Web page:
For those of you who are unaware of GIMP, here is how the software describes itself:
GIMP is the GNU Image Manipulation Program. It is a freely distributed piece of software for such tasks as photo retouching, image composition and image authoring. It works on many operating systems, in many languages.
Great! But is GIMP really a full replacement for the likes of Photoshop? It probably depends on both what you need it for, and how rigid you are in your workflow. In many educational programs, designers and artists are often taught a single proprietary option from day one of their training; they aren’t taught design so much as how to use a specific application. Industry completes the cycle by advertising job requirements around a specific tool, and building a whole design workflow around it, making it harder to break in with an open source alternative.
This cycle doesn’t explain the whole world of graphic editing software, though. Many home users are perfectly content to use whatever tool works for them, and if it’s freely available, all the better to them. Many small businesses see the advantages of using open source applications over their proprietary alternatives. And even many enterprise corporations are becoming more welcoming to software diversity inside their walls.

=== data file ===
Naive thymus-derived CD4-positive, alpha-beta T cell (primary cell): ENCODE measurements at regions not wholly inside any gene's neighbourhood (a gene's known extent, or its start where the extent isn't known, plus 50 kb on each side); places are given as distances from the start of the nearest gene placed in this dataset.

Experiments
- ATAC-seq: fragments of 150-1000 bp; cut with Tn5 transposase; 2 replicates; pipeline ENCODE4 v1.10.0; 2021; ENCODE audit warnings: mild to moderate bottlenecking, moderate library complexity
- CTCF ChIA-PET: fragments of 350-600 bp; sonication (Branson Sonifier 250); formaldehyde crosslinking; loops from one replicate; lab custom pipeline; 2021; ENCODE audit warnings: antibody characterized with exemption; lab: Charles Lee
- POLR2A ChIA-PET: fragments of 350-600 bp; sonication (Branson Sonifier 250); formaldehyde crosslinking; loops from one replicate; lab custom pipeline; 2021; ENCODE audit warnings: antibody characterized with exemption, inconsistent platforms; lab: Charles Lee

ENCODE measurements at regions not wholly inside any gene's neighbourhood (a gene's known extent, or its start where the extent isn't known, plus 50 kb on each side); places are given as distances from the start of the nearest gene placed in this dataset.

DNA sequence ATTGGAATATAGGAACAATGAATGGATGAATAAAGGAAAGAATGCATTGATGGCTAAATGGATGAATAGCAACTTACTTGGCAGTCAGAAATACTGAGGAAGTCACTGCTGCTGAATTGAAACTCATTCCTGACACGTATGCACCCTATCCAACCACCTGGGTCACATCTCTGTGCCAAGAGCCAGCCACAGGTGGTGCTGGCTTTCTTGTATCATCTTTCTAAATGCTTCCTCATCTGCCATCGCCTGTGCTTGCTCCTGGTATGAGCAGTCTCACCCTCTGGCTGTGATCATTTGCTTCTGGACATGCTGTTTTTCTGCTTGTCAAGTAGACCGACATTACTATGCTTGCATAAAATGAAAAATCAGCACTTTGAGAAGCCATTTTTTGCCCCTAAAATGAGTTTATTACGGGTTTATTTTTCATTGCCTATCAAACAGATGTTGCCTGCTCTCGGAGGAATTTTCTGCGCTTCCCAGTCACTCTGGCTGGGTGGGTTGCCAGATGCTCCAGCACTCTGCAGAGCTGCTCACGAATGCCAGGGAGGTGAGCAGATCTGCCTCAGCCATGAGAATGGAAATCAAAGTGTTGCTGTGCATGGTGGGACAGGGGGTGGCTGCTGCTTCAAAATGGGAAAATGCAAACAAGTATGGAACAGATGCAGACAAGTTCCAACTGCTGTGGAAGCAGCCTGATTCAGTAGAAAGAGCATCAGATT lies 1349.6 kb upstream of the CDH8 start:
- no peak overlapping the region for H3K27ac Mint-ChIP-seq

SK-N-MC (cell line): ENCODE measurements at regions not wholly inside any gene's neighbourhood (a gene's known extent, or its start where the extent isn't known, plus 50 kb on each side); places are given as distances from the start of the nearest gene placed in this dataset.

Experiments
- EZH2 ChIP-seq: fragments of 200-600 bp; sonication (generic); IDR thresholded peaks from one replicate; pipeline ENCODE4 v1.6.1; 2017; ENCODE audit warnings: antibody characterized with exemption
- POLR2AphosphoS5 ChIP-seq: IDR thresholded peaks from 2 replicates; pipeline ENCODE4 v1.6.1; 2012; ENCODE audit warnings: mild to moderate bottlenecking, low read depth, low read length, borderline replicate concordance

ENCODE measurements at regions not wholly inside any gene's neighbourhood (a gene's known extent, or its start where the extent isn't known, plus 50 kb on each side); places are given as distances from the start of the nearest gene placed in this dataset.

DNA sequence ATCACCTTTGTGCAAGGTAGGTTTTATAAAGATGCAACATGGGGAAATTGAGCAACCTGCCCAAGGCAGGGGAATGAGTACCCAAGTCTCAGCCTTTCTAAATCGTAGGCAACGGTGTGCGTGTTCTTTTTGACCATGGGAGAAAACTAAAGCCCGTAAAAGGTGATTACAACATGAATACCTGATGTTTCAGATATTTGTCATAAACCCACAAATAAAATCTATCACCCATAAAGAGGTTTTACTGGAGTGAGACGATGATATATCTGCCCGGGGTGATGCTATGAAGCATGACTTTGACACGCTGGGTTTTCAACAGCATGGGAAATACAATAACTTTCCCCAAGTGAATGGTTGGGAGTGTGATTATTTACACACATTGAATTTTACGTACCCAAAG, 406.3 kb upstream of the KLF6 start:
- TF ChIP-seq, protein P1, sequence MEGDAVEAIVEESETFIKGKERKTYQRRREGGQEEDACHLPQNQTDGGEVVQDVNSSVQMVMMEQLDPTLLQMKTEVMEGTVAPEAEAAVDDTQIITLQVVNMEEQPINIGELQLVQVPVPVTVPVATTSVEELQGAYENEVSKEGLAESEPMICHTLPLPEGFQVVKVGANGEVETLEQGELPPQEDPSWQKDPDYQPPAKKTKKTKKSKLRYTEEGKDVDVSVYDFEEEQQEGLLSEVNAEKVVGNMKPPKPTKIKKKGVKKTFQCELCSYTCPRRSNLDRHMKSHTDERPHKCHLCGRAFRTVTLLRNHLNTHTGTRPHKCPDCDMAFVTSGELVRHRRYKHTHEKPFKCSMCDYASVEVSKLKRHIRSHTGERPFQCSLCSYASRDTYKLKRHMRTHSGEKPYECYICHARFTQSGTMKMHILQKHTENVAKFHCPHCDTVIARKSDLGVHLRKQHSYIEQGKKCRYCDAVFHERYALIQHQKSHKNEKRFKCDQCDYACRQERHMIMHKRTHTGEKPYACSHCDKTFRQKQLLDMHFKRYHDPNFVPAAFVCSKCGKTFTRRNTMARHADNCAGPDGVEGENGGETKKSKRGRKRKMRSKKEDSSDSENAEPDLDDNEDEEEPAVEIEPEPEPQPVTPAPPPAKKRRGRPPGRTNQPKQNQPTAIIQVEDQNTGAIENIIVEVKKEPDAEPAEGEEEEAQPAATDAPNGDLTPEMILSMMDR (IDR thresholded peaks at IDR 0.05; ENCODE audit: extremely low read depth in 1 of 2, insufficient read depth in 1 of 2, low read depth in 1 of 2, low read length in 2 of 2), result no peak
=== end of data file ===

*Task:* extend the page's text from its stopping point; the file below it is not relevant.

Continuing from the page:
Due to lack of lots of features, GIMP occupy less RAM and Disk space along with lesser hardware resources, in contrast to heavily loaded Adobe Photoshop…. and of course, it’s FAR cheaper…. in fact GIMP is completely free like most Open Source software. There’s no question that Adobe Photoshop is excellent image editing software, but for those of us that can’t afford up to seven hundred euro or more to buy it, we now have the same image manipulation power at our fingertips as the high-priced, closed-source programs. In fact, with the latest release, GIMP has become the preferred software for photo & image editing among more professionals than ever. Layers, channels, masks, filters, levels, advanced pattern matching—the remarkable feature list of Gimp is equal to Photoshop in every way except one: the price. Restore, touch up and manipulate photos, create complex animations, or just use it as a simple paint program.
In addition, Gimpshop makes the transition for Photoshop users easier. It’s a modification of the free and open source graphics program GNU Image Manipulation Program (GIMP), with the intent to replicate the feel of Adobe Photoshop. However, it is based on a much older version of GIMP. Newer releases of regular GIMP have a “single window mode” that gives much the same effect anyway.
So we can’t say that you SHOULD use GIMP instead of Photoshop, but we will say that you should definitely TRY it before forking out on other software that probably does the same thing you need, just at a much higher price.